Tag Archives: Personal protective equipment

Bouncing for trouble

What goes up…

Anyone who speaks out against recreational trampoline use by kids quickly runs into one major obstacle: the darn things are a lot of fun. Bouncing high in the air, that stomach-flipping weightless sensation, the joy of conking heads with the other three kids boinging along with you…ah, childhood memories!

But for too many children those childhood memories include casts, crutches, and stitches–even hospital stays, surgery, and permanent neurologic damage. That’s why the American Academy of Pediatrics recently issued a statement strongly encouraging parents to keep their kids away from trampolines.

I know, I know… Just one more worry-wart, nanny-state, killjoy thing, you say. We all bounced on them, didn’t we? Why can’t the pediatricians just let kids be kids? They should all move to Canada…

Well, yes, I did occasionally play (injury-free) on a trampoline when I was a kid, and no one’s saying your children can’t. But before you set the kids a-boinging in the back yard, consider these facts:

  • How to break your ankle…

    More than 90,000 kids a year end up in doctors offices or ERs with trampoline injuries.

  • Of these, at least a third involve fractures or dislocations of the arms or legs, usually from falls.
  • More than 10,000 children suffer head and neck injuries, typically from falls or failed flips and somersaults.
  • About 4,000 kids a year end up with permanent neurologic damage.

And these:

  • Bad idea.

    Three-quarters of the injuries occur when more than one child is on the trampoline, especially when small children and larger children are on at the same time.

  • Children 6 years old or younger are 14 times more likely to be injured than larger kids in a shared-trampoline situation.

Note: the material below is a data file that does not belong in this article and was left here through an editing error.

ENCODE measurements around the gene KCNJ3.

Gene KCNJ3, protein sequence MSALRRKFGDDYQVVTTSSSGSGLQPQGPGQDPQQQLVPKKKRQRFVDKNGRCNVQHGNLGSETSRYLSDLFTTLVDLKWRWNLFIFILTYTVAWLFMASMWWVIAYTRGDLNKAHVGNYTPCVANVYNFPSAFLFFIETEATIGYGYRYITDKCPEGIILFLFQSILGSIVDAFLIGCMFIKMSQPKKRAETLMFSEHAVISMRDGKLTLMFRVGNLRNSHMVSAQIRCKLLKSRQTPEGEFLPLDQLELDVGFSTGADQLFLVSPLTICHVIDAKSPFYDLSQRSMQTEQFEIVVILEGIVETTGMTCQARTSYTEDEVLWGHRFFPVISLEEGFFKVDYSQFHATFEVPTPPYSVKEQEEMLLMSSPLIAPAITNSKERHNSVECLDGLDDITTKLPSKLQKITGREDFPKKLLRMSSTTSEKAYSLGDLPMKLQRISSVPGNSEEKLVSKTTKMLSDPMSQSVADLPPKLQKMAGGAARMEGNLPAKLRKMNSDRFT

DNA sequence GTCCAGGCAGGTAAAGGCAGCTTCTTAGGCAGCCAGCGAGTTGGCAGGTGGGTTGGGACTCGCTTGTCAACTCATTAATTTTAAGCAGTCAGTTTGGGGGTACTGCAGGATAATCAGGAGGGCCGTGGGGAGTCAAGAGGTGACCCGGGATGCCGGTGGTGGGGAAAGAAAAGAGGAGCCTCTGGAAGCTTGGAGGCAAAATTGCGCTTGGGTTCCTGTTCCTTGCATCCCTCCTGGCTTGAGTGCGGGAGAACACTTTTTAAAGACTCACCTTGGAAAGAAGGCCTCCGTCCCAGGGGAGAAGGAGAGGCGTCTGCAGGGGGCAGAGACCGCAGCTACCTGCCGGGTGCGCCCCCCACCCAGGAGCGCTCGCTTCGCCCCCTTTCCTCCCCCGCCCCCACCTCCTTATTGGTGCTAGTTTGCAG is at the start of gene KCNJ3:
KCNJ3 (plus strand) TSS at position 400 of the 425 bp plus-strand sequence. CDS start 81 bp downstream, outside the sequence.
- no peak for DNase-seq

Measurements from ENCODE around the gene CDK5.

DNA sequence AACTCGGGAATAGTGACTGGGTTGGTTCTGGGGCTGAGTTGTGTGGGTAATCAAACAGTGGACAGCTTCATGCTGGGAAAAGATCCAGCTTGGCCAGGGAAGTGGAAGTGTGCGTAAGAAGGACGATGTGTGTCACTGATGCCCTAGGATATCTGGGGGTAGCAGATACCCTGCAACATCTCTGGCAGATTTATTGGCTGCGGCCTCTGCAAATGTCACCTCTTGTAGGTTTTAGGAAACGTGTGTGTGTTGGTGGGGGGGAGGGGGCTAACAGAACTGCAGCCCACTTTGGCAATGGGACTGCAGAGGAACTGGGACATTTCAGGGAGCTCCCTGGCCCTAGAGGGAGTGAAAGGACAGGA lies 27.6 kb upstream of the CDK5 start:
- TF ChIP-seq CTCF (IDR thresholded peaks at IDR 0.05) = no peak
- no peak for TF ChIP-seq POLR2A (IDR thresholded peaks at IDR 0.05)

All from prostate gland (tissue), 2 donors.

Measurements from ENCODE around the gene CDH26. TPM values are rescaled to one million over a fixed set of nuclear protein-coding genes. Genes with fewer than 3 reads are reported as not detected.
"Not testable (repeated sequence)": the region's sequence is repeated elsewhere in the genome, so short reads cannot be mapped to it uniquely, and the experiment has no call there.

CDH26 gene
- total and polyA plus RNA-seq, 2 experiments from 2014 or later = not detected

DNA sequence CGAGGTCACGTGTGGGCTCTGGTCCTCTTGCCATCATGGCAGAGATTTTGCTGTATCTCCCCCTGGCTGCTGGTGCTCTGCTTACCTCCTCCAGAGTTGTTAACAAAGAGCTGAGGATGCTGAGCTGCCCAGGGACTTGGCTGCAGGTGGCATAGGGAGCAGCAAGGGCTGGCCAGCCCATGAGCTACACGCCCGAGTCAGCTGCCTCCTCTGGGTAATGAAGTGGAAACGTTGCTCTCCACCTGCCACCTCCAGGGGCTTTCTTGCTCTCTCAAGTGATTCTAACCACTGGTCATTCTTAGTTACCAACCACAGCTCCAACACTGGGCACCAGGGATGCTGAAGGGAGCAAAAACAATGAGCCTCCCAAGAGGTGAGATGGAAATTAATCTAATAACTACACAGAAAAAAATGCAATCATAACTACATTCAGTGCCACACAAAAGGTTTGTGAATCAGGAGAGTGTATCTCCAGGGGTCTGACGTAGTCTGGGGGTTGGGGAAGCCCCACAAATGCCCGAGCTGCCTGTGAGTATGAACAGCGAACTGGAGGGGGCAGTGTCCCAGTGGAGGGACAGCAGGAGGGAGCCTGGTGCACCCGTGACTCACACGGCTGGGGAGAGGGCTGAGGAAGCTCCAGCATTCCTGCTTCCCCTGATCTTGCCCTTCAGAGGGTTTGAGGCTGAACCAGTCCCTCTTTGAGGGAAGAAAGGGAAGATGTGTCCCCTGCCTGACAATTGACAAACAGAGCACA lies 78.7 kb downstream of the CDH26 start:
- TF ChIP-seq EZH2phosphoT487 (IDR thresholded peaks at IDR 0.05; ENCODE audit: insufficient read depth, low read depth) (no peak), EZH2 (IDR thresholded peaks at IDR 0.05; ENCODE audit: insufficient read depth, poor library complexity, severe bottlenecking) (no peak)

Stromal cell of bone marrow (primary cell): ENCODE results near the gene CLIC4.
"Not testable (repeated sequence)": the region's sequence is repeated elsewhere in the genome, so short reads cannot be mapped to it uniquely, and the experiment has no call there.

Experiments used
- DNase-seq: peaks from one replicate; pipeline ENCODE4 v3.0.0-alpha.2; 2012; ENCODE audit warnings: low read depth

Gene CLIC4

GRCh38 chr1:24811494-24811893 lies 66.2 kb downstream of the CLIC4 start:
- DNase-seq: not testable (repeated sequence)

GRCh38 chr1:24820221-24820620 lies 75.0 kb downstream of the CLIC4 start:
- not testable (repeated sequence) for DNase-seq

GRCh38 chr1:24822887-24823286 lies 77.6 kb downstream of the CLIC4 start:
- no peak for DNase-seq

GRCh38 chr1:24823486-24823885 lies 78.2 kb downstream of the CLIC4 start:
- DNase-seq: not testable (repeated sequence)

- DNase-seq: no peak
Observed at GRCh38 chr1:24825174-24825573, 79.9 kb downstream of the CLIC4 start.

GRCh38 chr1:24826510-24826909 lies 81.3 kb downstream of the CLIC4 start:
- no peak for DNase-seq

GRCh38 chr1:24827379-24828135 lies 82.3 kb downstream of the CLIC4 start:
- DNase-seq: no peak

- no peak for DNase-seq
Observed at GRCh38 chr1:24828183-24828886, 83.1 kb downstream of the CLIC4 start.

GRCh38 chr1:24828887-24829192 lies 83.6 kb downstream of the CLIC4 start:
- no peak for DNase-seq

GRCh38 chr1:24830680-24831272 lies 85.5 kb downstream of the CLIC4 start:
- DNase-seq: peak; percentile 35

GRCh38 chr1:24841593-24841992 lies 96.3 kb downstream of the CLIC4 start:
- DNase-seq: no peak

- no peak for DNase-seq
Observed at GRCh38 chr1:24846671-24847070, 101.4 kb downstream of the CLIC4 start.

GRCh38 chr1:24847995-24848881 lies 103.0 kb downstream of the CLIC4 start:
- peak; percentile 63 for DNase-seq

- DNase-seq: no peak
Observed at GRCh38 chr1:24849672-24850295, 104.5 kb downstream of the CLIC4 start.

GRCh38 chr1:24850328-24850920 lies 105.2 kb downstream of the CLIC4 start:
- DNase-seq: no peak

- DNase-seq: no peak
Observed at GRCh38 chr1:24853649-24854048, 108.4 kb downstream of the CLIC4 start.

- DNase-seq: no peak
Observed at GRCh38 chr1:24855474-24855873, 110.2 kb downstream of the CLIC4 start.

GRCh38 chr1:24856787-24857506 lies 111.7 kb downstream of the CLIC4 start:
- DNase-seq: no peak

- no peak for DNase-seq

But what about all the safety equipment, like netting and padding and such? Doesn’t that protect them?

Not really.

The safety netting is often flimsy, poorly positioned, and kids often get hurt climbing on it. The pads over the frame and springs can deteriorate rapidly. And no one has shown that these make any difference at all–other than to give everyone a false sense of security.

And it is true of trampolines, like so many other modern products, that they don’t build ’em like they used to. The AAP report calls out the trampoline industry for making crummier units these days. Here’s one indication of worsening construction standards: the warranty on a new trampoline was 10 years in 1989. It’s five years today.

So, my advice: Ditch the trampoline. If parents absolutely can’t bear to part with it, adult supervision is critical. Set the unit up as close to the ground as possible, away from trees, fountains, family heirlooms, cliff edges, etc. Make a one-kid-at-a-time limit, and no flips or somersaults.

That’s a lot of supervision, and even then there are no guarantees…

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Photo credits: Roxnstix, Sue Waters, and Pixabay.

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